We witnessed that fear last week in the story of the man with the unclean spirit. Again this morning, as the gospel of Mark continues, Jesus continues to heal those that are sick or possessed with demons. It starts when they arrive at the home of Simon and Andrew and Simon’s mother-in-law is in bed with a fever. There is an urgency to their request for Jesus to go and be by her side and bring her healing as well.

After a while, Jesus had to start feeling like a vending machine. People coming to him nonstop to heal whatever ailed them. It may have appeared that Jesus was inundated with request upon request for healing, yet he continued to cure many. It was tiring work, yet work that carried out his calling to share the grace and love of God. In the healing, it reveals God in the brokenness and pain. God in the midst of the people bringing hope and compassion where it had been lost.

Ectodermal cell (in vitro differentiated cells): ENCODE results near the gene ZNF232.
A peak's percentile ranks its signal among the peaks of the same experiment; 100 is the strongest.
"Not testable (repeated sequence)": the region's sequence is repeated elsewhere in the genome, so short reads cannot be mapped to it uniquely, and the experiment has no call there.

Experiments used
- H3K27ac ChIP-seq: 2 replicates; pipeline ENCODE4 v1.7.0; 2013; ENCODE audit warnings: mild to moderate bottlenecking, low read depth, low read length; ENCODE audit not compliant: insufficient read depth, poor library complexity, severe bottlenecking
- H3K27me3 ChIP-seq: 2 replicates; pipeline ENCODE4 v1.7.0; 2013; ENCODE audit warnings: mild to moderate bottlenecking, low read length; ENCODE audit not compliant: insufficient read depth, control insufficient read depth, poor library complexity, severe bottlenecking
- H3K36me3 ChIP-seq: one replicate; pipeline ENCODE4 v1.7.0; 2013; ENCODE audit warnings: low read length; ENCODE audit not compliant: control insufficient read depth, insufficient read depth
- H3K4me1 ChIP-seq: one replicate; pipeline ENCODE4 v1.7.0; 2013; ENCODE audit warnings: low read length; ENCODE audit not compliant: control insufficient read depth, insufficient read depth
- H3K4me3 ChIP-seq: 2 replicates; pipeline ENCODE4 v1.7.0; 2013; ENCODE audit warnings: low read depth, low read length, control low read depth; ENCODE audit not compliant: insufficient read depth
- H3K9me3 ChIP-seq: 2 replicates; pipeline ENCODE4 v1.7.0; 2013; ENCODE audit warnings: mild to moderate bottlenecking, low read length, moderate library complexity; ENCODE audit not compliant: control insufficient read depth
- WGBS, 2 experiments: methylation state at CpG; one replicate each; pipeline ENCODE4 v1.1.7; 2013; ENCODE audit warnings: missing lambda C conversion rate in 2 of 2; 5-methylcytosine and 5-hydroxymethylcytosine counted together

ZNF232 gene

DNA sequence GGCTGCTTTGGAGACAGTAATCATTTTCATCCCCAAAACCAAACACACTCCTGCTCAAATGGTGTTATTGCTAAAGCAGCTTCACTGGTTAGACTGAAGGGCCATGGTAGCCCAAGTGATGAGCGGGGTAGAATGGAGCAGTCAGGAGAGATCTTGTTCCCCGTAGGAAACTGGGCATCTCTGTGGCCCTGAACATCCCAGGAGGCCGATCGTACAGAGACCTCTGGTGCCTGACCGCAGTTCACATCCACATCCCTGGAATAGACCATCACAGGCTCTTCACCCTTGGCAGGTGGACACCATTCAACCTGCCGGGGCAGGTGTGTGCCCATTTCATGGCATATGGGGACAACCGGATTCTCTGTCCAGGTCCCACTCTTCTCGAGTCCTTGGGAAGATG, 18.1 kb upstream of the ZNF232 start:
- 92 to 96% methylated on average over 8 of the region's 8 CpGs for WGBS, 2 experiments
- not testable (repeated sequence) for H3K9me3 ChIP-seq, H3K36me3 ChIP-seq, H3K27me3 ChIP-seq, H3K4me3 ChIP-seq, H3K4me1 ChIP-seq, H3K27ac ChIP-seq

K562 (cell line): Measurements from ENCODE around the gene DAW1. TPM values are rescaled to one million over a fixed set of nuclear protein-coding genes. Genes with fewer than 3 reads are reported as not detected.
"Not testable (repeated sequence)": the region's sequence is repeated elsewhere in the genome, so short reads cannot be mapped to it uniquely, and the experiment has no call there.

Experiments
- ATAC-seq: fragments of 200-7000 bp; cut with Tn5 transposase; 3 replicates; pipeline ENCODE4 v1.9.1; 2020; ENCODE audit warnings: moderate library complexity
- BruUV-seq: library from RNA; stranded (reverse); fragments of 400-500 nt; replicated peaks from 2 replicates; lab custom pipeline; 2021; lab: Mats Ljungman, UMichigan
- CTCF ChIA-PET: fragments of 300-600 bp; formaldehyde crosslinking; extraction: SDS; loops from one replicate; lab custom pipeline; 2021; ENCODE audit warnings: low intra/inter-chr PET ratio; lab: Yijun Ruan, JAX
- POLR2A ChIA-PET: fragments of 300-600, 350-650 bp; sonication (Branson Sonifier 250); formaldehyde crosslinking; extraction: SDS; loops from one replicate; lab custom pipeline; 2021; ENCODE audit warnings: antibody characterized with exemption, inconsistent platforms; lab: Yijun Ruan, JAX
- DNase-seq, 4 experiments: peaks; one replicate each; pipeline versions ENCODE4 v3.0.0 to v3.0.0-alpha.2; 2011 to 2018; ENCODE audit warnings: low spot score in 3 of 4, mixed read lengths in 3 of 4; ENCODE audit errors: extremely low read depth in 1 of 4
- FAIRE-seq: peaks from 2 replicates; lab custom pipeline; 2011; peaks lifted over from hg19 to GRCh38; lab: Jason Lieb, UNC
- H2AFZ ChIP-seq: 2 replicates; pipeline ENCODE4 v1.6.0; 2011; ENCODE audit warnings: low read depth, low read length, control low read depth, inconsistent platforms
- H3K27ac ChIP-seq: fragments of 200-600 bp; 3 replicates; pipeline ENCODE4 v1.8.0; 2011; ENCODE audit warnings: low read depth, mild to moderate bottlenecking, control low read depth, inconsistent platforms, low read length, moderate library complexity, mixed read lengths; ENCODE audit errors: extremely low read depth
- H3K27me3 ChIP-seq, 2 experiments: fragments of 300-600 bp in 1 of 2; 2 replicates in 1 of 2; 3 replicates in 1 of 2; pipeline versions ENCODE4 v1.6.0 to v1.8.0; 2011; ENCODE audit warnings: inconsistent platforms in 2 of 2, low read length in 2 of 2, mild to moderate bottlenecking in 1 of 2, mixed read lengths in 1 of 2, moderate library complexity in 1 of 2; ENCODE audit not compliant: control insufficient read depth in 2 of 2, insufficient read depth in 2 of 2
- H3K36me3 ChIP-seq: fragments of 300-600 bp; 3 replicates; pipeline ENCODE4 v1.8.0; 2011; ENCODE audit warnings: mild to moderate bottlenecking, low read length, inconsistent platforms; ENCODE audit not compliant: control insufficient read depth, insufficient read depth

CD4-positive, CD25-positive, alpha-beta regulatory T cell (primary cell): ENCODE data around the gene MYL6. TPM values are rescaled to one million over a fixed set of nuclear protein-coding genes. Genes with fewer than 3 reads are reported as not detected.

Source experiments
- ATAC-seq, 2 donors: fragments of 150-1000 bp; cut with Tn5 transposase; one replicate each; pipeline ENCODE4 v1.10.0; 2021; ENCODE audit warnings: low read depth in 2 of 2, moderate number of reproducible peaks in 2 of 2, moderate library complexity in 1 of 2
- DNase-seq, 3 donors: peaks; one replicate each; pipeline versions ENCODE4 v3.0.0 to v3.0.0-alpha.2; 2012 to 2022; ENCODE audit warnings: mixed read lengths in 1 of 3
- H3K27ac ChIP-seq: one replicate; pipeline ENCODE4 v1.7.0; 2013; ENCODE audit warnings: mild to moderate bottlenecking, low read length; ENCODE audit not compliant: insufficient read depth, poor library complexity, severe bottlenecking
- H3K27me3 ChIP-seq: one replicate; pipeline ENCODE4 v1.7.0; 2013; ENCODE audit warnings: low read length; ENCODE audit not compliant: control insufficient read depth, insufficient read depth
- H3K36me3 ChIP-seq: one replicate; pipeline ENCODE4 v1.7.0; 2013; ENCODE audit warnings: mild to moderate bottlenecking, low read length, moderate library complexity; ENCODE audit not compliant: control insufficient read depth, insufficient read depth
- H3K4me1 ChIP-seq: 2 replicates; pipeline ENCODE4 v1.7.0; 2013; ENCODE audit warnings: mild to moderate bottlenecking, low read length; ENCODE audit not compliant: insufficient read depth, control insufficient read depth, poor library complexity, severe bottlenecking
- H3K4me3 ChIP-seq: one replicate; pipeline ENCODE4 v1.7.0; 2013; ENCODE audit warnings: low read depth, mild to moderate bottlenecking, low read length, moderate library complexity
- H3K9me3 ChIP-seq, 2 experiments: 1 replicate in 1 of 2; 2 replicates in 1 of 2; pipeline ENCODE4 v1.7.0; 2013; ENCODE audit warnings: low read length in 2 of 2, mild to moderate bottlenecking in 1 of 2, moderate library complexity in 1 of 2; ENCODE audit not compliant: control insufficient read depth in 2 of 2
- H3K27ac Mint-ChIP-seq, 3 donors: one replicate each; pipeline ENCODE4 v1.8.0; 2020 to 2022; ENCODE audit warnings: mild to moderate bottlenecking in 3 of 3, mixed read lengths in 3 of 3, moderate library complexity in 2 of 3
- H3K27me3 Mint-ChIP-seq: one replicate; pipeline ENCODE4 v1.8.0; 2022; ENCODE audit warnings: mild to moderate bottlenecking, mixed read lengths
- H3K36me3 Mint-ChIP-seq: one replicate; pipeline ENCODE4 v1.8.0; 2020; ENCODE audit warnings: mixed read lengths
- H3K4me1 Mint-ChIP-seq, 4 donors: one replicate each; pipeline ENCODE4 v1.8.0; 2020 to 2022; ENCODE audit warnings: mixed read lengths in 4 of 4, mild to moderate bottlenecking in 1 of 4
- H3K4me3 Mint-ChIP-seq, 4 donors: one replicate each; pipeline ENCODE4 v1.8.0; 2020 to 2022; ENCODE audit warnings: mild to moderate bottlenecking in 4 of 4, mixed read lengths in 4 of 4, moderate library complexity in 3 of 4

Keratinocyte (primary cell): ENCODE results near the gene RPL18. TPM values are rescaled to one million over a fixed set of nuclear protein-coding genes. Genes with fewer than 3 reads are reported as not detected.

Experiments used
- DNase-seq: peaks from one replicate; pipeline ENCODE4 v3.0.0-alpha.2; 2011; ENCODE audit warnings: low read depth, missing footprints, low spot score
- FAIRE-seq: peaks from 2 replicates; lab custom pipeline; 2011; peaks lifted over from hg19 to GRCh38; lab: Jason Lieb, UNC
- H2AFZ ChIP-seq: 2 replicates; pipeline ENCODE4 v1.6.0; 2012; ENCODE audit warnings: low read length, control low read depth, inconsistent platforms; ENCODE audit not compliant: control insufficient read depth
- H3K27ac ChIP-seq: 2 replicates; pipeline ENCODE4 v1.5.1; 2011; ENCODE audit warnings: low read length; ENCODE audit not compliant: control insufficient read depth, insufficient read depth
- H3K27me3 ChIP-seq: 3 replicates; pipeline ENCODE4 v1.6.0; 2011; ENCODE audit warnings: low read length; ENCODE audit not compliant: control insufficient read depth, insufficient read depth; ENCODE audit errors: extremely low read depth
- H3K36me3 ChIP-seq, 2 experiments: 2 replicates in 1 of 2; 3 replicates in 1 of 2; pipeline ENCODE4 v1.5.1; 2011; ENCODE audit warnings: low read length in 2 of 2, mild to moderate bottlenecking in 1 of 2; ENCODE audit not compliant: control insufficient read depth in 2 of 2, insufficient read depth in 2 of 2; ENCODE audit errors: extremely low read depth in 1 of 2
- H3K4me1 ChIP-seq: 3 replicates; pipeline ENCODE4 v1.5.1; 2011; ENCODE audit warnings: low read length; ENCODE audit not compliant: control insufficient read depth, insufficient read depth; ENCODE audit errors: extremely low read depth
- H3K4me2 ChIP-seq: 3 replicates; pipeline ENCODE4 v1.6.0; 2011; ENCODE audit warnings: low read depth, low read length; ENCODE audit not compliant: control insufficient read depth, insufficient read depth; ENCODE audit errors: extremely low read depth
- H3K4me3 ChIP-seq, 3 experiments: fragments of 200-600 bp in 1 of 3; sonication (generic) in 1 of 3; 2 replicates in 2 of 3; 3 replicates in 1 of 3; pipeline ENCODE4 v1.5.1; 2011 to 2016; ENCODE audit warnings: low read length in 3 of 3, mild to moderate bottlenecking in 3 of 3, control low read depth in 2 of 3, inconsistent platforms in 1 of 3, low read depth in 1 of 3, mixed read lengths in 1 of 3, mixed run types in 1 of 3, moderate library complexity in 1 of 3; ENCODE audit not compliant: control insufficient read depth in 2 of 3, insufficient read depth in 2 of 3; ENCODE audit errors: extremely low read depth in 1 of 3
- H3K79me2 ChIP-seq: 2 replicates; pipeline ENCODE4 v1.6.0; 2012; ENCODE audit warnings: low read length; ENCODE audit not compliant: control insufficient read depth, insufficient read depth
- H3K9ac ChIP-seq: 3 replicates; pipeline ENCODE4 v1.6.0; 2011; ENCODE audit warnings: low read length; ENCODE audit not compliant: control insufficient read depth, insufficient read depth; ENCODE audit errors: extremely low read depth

However, Jesus cannot stay in the same place. He has a mission that he has been called to and that requires walking many miles. There are others that must be healed. There are parables to share through his teaching and preaching. First, as we witness many times in the gospels, Jesus must step away to rest. While he is divine, he is also human and his body requires rest and care just as ours. Stepping away to a deserted place also provides him the opportunity to pray and be renewed for the journey ahead.

In the healing that occurs, we witness Jesus serving. It was for this that Jesus came into the world. Later in his gospel, Mark reveals that, “For the Son of Man came not to be served but to serve, and to give his life a ransom for many” (Mark 10:45).